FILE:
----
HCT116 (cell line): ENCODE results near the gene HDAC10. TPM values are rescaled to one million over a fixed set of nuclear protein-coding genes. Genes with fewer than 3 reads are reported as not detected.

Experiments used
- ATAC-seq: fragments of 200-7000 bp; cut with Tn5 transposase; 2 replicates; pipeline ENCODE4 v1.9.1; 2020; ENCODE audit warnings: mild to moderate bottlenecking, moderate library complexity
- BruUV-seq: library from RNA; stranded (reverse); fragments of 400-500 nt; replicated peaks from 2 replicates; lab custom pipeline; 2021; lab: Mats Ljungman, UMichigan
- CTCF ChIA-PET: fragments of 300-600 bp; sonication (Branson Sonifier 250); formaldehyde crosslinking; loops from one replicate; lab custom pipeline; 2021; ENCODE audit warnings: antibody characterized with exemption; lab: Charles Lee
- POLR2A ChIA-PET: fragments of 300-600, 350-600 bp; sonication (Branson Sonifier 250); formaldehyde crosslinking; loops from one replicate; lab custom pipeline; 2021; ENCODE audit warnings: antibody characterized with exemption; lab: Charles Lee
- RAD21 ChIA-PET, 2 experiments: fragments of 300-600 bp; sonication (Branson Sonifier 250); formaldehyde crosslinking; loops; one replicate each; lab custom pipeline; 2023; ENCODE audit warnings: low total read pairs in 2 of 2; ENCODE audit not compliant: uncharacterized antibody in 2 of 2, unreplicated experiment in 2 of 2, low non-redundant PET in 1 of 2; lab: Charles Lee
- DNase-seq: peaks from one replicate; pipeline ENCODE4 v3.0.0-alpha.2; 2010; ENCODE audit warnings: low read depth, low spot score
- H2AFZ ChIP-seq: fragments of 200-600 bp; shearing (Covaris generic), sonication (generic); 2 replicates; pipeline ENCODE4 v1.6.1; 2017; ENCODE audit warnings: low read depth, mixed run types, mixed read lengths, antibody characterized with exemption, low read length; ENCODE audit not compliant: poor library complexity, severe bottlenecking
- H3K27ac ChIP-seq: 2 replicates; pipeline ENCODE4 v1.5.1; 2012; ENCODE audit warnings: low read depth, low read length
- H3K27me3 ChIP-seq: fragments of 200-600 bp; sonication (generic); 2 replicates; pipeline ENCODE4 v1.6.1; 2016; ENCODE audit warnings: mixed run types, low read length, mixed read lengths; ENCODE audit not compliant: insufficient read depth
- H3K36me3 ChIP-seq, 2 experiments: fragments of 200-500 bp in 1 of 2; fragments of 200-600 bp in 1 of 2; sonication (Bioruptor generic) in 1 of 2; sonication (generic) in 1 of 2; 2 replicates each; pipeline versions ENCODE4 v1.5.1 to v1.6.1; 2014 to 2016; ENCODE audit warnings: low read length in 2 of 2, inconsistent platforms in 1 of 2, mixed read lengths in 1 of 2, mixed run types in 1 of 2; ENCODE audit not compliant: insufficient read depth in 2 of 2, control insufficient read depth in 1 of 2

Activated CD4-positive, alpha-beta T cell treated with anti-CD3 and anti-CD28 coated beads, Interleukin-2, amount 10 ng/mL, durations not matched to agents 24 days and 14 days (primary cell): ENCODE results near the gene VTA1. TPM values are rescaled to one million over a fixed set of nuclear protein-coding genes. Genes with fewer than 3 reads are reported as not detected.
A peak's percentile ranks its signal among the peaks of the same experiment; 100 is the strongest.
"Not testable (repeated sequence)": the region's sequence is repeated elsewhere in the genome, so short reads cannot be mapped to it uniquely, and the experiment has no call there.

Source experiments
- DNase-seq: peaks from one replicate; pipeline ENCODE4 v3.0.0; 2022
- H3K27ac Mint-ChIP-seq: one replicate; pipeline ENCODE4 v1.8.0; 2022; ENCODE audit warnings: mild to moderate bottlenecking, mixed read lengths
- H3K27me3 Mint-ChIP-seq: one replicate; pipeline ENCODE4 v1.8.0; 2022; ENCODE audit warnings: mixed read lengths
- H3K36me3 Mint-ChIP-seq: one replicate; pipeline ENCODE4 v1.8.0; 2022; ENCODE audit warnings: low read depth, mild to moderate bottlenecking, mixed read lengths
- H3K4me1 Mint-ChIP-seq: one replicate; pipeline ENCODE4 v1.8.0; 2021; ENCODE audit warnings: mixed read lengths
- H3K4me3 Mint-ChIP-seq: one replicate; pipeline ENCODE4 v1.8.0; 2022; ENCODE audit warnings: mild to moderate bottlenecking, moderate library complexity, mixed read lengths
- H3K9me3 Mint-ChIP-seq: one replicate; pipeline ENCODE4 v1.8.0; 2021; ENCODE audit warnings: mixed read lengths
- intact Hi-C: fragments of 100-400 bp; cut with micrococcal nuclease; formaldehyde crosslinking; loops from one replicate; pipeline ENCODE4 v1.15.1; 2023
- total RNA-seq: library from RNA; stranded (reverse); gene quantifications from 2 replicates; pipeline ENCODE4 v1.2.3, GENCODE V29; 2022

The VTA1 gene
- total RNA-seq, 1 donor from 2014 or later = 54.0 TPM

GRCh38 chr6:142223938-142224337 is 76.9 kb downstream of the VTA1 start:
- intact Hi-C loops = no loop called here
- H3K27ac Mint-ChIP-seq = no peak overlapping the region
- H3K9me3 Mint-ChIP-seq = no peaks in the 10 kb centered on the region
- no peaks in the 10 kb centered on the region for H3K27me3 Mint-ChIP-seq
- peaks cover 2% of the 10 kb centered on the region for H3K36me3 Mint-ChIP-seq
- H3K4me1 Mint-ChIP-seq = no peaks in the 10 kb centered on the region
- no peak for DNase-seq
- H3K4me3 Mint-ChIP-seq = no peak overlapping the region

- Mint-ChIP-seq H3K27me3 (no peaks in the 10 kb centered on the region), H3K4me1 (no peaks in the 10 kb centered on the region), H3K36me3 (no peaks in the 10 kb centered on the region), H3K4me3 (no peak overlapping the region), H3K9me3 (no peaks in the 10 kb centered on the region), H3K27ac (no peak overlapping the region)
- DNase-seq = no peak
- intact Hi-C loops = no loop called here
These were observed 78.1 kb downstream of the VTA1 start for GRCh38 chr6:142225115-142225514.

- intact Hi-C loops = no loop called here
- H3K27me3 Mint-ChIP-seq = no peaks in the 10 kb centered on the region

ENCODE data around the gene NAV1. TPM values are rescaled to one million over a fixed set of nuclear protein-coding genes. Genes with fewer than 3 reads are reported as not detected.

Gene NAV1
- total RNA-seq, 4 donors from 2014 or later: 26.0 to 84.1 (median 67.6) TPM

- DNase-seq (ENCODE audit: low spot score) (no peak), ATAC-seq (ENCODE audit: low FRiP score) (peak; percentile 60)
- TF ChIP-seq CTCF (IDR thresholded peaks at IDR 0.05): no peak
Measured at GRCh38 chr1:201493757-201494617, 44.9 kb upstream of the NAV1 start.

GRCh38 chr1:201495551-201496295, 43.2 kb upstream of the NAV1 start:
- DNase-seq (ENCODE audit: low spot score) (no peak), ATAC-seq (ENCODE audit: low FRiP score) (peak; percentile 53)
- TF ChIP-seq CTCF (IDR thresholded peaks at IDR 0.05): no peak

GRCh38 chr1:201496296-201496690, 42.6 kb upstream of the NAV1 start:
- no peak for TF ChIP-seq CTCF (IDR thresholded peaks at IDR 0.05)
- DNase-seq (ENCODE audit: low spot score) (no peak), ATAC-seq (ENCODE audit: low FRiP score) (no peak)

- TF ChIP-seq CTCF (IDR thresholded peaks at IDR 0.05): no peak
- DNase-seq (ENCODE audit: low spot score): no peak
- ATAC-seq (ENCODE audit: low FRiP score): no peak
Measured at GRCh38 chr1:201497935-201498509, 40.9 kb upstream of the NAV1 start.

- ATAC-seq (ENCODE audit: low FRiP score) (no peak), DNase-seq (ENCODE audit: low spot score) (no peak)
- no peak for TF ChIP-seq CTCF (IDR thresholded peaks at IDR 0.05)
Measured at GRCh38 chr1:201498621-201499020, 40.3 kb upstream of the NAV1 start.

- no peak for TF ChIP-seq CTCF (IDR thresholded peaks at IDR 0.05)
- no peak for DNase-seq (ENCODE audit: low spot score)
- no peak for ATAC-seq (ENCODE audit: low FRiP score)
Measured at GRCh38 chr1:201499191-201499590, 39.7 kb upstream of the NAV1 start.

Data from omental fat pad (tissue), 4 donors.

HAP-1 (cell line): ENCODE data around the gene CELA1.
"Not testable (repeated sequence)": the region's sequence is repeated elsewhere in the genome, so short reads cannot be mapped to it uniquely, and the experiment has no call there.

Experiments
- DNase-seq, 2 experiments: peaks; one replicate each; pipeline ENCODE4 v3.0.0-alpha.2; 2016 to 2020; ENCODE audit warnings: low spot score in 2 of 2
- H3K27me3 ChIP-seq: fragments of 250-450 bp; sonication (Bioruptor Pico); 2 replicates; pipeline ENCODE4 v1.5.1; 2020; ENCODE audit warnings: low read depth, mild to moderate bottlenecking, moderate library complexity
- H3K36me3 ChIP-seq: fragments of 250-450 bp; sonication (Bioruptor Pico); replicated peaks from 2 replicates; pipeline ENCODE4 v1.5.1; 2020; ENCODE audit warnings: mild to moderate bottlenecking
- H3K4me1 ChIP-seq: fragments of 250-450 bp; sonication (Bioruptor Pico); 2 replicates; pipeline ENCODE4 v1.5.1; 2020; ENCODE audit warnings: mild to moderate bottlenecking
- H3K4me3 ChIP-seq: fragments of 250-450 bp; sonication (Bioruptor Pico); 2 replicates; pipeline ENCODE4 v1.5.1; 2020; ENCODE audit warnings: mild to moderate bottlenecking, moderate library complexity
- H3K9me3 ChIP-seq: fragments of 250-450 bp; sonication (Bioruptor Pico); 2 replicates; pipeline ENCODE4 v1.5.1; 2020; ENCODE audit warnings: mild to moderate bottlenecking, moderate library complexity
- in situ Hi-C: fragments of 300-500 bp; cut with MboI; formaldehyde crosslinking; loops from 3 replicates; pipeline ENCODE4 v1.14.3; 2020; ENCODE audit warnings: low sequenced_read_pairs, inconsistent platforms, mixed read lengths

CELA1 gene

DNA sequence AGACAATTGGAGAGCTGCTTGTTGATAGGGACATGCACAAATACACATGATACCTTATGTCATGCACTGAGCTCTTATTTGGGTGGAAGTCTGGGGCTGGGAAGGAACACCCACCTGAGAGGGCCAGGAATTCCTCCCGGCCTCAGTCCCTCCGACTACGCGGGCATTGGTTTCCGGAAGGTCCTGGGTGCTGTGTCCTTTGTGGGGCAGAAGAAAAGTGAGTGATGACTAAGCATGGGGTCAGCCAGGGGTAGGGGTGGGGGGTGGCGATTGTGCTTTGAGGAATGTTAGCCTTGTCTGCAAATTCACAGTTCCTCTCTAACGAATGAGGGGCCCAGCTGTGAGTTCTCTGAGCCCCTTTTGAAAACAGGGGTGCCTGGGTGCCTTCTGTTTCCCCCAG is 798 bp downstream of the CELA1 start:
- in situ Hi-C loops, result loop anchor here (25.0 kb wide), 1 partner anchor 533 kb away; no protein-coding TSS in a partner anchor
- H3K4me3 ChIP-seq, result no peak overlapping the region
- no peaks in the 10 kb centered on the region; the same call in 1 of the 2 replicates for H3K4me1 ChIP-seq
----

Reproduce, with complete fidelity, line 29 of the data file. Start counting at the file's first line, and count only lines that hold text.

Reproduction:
- intact Hi-C loops = no loop called here